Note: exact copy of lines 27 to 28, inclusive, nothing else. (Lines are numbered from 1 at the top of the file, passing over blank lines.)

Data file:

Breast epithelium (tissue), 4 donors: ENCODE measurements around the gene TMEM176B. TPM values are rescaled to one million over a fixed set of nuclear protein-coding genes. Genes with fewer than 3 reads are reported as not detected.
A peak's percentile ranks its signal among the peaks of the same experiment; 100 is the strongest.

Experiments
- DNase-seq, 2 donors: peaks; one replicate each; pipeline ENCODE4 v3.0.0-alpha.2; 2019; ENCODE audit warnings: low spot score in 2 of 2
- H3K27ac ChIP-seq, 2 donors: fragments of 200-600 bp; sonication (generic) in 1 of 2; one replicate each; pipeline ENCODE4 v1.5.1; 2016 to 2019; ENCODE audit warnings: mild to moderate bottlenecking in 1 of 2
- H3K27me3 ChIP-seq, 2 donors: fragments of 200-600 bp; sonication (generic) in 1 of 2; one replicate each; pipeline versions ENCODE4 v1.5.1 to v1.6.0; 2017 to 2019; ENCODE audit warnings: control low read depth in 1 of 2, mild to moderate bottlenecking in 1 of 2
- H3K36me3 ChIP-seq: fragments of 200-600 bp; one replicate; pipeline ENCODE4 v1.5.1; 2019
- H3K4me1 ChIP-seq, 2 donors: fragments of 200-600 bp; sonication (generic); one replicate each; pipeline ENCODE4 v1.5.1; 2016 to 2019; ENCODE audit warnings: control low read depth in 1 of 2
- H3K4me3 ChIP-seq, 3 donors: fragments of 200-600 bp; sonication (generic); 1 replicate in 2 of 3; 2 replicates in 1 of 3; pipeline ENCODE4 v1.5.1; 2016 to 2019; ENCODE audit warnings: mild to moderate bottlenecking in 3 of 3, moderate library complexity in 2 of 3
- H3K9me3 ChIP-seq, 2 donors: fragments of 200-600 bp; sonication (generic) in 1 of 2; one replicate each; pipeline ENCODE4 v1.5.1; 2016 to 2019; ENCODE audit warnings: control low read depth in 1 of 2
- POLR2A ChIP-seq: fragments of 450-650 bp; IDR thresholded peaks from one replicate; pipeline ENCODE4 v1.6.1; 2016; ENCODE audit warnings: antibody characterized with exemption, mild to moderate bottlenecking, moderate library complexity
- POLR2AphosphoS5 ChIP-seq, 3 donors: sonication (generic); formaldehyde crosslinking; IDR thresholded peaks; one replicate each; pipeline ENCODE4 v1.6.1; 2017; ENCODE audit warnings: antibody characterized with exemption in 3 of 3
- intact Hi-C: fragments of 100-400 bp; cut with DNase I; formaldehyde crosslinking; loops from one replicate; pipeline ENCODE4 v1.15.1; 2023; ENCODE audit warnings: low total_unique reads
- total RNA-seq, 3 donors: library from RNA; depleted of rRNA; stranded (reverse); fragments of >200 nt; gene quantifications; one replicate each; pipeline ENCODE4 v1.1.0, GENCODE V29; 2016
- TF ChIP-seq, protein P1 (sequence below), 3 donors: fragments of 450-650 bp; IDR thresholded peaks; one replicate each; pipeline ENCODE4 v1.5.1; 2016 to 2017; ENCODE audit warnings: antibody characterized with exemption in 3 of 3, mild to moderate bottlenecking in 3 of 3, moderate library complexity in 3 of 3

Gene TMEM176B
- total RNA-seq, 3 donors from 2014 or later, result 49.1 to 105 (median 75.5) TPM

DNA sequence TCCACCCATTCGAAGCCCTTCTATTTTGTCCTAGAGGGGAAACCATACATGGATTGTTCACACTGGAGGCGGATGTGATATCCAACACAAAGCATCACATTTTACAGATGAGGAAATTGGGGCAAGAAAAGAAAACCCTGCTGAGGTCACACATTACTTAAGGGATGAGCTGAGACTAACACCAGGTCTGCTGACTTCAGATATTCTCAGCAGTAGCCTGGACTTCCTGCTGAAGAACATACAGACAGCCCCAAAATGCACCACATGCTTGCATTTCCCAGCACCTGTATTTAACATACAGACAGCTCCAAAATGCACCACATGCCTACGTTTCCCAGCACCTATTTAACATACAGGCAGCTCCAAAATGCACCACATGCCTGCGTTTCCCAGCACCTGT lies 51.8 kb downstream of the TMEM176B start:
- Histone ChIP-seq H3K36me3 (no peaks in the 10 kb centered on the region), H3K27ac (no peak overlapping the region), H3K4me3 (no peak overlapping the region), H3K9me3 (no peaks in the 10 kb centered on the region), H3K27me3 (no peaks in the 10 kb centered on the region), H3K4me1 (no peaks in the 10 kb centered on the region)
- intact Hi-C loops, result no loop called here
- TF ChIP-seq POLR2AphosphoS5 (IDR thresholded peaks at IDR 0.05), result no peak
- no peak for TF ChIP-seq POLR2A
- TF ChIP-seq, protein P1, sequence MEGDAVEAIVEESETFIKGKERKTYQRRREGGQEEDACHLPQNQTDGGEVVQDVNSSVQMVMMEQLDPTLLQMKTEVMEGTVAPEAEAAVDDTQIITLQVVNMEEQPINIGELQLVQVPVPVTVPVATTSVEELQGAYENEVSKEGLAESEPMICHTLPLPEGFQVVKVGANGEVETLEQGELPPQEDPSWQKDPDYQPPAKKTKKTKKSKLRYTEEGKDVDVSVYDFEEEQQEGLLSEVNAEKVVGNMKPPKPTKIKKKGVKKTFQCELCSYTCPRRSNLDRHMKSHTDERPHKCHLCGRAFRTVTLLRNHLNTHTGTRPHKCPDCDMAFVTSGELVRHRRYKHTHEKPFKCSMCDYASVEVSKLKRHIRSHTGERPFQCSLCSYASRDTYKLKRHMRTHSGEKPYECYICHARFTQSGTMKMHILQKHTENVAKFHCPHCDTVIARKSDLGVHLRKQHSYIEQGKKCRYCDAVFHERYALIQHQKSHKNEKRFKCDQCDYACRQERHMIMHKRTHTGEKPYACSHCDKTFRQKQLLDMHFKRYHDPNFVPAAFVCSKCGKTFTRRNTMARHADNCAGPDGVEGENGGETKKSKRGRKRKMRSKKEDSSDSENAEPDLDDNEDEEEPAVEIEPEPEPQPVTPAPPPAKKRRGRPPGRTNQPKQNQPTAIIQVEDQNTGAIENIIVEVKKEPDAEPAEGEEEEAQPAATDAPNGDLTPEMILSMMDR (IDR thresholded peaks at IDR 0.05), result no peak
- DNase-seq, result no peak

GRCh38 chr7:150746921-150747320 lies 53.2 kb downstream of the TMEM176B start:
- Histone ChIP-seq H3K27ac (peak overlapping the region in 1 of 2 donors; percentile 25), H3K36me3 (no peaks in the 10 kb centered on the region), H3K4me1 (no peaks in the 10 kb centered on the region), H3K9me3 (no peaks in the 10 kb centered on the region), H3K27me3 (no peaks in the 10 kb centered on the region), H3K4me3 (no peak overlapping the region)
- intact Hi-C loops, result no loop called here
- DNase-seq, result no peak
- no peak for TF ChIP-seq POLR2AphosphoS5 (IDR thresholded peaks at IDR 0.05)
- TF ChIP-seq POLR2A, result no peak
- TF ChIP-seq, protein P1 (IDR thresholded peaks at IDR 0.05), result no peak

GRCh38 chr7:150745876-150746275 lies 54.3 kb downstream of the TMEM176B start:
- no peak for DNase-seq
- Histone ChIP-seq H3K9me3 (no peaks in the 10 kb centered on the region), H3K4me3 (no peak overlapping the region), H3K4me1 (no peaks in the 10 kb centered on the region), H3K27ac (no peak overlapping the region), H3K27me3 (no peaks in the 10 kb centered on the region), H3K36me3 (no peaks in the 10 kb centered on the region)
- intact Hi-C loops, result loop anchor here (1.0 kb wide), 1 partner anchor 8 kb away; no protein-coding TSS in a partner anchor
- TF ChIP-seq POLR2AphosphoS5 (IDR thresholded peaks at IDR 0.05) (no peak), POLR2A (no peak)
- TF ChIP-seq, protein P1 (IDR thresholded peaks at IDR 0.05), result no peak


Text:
- intact Hi-C loops, result no loop called here
- DNase-seq, result no peak